They were becoming.

They were.

The girls are thrown a curveball when a boatful of reality TV teenaged pirates show up and test their newfound girl power. If you thought it was interesting before the guys showed up, whew! You ain’t seen nothing!

Such an entertaining way to delve into the complex issue of gender roles and society influences. This book really makes you think. And I love a book that makes me think. I looooove Libba Bray. Once you read any of her books, I’m sure you will, too.

So…what’s next?

Relaxed & Groovy Book Club selection:

saveyou_bgI WILL SAVE YOU by Matt de la Peña

Published by: Delacorte Press

Release Date: October 12, 2010

Genres: YA, Contemporary, Realistic Fiction

 

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Plot Summary:

Kidd is running from his past and his future. No mom, no dad, and there’s nothing for him at the group home but therapy. He doesn’t belong at the beach where he works either, unless he finds a reason to stay.

Olivia is blond hair, blue eyes, rich dad. The prettiest girl in Cardiff. She’s hiding something from Kidd—but could they ever be together anyway?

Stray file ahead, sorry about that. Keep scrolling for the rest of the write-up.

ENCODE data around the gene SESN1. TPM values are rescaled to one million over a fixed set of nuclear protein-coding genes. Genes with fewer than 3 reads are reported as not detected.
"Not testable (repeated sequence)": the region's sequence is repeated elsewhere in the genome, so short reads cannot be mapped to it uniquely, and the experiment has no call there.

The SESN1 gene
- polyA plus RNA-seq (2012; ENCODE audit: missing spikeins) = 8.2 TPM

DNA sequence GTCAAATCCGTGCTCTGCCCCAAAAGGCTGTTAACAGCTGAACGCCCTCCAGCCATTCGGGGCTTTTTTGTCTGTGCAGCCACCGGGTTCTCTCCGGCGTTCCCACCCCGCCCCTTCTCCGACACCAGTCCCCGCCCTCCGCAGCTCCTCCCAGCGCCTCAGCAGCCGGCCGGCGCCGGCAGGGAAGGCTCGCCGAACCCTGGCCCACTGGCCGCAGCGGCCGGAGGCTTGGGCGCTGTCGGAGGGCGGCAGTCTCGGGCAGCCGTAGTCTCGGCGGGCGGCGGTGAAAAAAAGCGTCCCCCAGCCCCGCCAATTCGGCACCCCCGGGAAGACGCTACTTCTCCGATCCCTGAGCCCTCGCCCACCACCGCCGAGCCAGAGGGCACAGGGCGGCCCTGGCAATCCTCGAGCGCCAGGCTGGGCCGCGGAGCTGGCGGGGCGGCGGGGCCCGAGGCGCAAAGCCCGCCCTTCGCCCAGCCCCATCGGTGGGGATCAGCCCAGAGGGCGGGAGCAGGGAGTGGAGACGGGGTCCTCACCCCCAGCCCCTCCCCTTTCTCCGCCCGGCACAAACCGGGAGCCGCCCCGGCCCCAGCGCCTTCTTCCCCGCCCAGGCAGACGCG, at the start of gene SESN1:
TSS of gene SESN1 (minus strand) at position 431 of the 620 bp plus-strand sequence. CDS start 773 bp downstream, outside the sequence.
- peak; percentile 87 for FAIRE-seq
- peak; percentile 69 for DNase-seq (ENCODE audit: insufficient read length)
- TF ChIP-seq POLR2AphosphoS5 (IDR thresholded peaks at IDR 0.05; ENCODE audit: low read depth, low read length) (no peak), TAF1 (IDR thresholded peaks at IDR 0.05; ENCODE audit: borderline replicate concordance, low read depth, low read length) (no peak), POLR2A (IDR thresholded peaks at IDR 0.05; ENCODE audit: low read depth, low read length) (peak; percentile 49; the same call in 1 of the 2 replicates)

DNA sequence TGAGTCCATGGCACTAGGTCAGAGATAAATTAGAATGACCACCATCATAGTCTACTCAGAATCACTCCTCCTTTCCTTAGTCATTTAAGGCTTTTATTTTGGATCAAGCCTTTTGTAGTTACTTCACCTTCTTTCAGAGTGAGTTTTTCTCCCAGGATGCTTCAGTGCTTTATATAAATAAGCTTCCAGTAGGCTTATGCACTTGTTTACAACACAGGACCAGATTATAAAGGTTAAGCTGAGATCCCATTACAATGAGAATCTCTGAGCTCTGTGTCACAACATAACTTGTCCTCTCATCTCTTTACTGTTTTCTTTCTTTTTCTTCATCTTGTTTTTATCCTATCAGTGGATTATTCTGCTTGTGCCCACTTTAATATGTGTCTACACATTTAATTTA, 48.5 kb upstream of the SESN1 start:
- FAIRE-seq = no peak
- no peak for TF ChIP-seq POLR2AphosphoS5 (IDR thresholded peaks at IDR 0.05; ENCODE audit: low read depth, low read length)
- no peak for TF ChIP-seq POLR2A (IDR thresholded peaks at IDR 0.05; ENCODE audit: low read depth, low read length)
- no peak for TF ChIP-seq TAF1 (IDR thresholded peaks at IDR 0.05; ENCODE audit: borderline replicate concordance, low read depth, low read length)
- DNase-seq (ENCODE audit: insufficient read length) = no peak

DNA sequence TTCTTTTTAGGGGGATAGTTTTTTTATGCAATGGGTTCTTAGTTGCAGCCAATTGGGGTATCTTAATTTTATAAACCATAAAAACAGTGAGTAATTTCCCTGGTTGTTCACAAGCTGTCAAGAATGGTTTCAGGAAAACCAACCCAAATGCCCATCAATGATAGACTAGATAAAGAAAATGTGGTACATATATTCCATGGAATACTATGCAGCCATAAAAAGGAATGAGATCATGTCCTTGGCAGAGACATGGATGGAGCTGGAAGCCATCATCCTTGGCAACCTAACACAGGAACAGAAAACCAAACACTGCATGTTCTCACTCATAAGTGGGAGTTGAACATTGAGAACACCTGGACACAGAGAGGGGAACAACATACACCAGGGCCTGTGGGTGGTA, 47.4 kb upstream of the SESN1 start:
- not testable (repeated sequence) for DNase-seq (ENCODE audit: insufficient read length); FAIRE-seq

Devon is mean, mysterious, and driven by a death wish. A best friend and worst enemy. He followed Kidd all the way to the beach and he’s not leaving until he teaches him a few lessons about life. And Olivia. (Plot summary from author’s website.)

Learn more about Matt de la Peña here.

Follow Matt on Twitter here.

Follow Matt on Facebook here.

This book wrecked me and, yet I’m coming back for seconds. If you’ve never read a book from this author, he’s one to get to know. Not only is he a fantastic guy in person, he does fantastic things for his readers. He’s not only heavily involved in the We Need Diverse Books project, his first picture book LAST STOP ON MARKET STREET won the 2016 Newbery Medal. Trust me, this is one author to follow.

The next meeting of this most relaxed and groovy of book clubs will be near the end of December. (Tie-dyed tees and funky shoes optional.)

Happy reading!

Year End #okscbwichat Round Up